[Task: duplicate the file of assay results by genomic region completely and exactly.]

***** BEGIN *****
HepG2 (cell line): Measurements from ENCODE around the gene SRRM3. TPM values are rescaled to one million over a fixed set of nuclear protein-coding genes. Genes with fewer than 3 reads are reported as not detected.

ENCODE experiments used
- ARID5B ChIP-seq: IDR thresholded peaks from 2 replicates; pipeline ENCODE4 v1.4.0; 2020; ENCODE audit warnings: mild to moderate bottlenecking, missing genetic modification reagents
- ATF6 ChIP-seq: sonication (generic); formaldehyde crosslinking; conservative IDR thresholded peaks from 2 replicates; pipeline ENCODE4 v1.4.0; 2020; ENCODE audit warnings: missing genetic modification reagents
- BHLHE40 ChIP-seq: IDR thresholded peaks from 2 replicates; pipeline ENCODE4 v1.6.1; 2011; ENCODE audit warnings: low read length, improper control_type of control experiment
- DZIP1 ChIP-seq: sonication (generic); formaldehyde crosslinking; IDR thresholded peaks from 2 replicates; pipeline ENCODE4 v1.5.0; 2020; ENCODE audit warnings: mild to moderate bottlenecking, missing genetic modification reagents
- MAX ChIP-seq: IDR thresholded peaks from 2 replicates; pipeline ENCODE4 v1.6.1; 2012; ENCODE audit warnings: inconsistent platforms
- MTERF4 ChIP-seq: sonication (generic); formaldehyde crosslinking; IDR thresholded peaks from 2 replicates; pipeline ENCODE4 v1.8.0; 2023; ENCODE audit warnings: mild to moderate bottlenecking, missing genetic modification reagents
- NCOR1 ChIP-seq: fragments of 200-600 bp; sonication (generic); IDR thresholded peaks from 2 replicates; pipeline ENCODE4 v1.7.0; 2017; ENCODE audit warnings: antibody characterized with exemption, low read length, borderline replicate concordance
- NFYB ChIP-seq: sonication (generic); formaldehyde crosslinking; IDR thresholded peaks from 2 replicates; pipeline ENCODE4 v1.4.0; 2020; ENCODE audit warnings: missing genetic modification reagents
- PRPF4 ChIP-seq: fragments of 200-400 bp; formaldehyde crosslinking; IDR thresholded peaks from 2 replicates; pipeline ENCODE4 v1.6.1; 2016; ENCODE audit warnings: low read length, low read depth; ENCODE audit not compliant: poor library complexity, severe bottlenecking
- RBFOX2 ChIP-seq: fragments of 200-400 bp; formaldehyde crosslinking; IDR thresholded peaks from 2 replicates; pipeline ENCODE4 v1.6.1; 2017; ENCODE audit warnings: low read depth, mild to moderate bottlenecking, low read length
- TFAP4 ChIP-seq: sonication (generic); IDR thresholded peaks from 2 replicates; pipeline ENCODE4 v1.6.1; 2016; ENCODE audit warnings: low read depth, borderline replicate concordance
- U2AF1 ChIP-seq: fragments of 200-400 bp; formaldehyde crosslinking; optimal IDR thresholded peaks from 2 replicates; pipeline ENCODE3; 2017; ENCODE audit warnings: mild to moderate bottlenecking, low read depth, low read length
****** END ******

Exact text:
HepG2 (cell line): Measurements from ENCODE around the gene SRRM3. TPM values are rescaled to one million over a fixed set of nuclear protein-coding genes. Genes with fewer than 3 reads are reported as not detected.

ENCODE experiments used
- ARID5B ChIP-seq: IDR thresholded peaks from 2 replicates; pipeline ENCODE4 v1.4.0; 2020; ENCODE audit warnings: mild to moderate bottlenecking, missing genetic modification reagents
- ATF6 ChIP-seq: sonication (generic); formaldehyde crosslinking; conservative IDR thresholded peaks from 2 replicates; pipeline ENCODE4 v1.4.0; 2020; ENCODE audit warnings: missing genetic modification reagents
- BHLHE40 ChIP-seq: IDR thresholded peaks from 2 replicates; pipeline ENCODE4 v1.6.1; 2011; ENCODE audit warnings: low read length, improper control_type of control experiment
- DZIP1 ChIP-seq: sonication (generic); formaldehyde crosslinking; IDR thresholded peaks from 2 replicates; pipeline ENCODE4 v1.5.0; 2020; ENCODE audit warnings: mild to moderate bottlenecking, missing genetic modification reagents
- MAX ChIP-seq: IDR thresholded peaks from 2 replicates; pipeline ENCODE4 v1.6.1; 2012; ENCODE audit warnings: inconsistent platforms
- MTERF4 ChIP-seq: sonication (generic); formaldehyde crosslinking; IDR thresholded peaks from 2 replicates; pipeline ENCODE4 v1.8.0; 2023; ENCODE audit warnings: mild to moderate bottlenecking, missing genetic modification reagents
- NCOR1 ChIP-seq: fragments of 200-600 bp; sonication (generic); IDR thresholded peaks from 2 replicates; pipeline ENCODE4 v1.7.0; 2017; ENCODE audit warnings: antibody characterized with exemption, low read length, borderline replicate concordance
- NFYB ChIP-seq: sonication (generic); formaldehyde crosslinking; IDR thresholded peaks from 2 replicates; pipeline ENCODE4 v1.4.0; 2020; ENCODE audit warnings: missing genetic modification reagents
- PRPF4 ChIP-seq: fragments of 200-400 bp; formaldehyde crosslinking; IDR thresholded peaks from 2 replicates; pipeline ENCODE4 v1.6.1; 2016; ENCODE audit warnings: low read length, low read depth; ENCODE audit not compliant: poor library complexity, severe bottlenecking
- RBFOX2 ChIP-seq: fragments of 200-400 bp; formaldehyde crosslinking; IDR thresholded peaks from 2 replicates; pipeline ENCODE4 v1.6.1; 2017; ENCODE audit warnings: low read depth, mild to moderate bottlenecking, low read length
- TFAP4 ChIP-seq: sonication (generic); IDR thresholded peaks from 2 replicates; pipeline ENCODE4 v1.6.1; 2016; ENCODE audit warnings: low read depth, borderline replicate concordance
- U2AF1 ChIP-seq: fragments of 200-400 bp; formaldehyde crosslinking; optimal IDR thresholded peaks from 2 replicates; pipeline ENCODE3; 2017; ENCODE audit warnings: mild to moderate bottlenecking, low read depth, low read length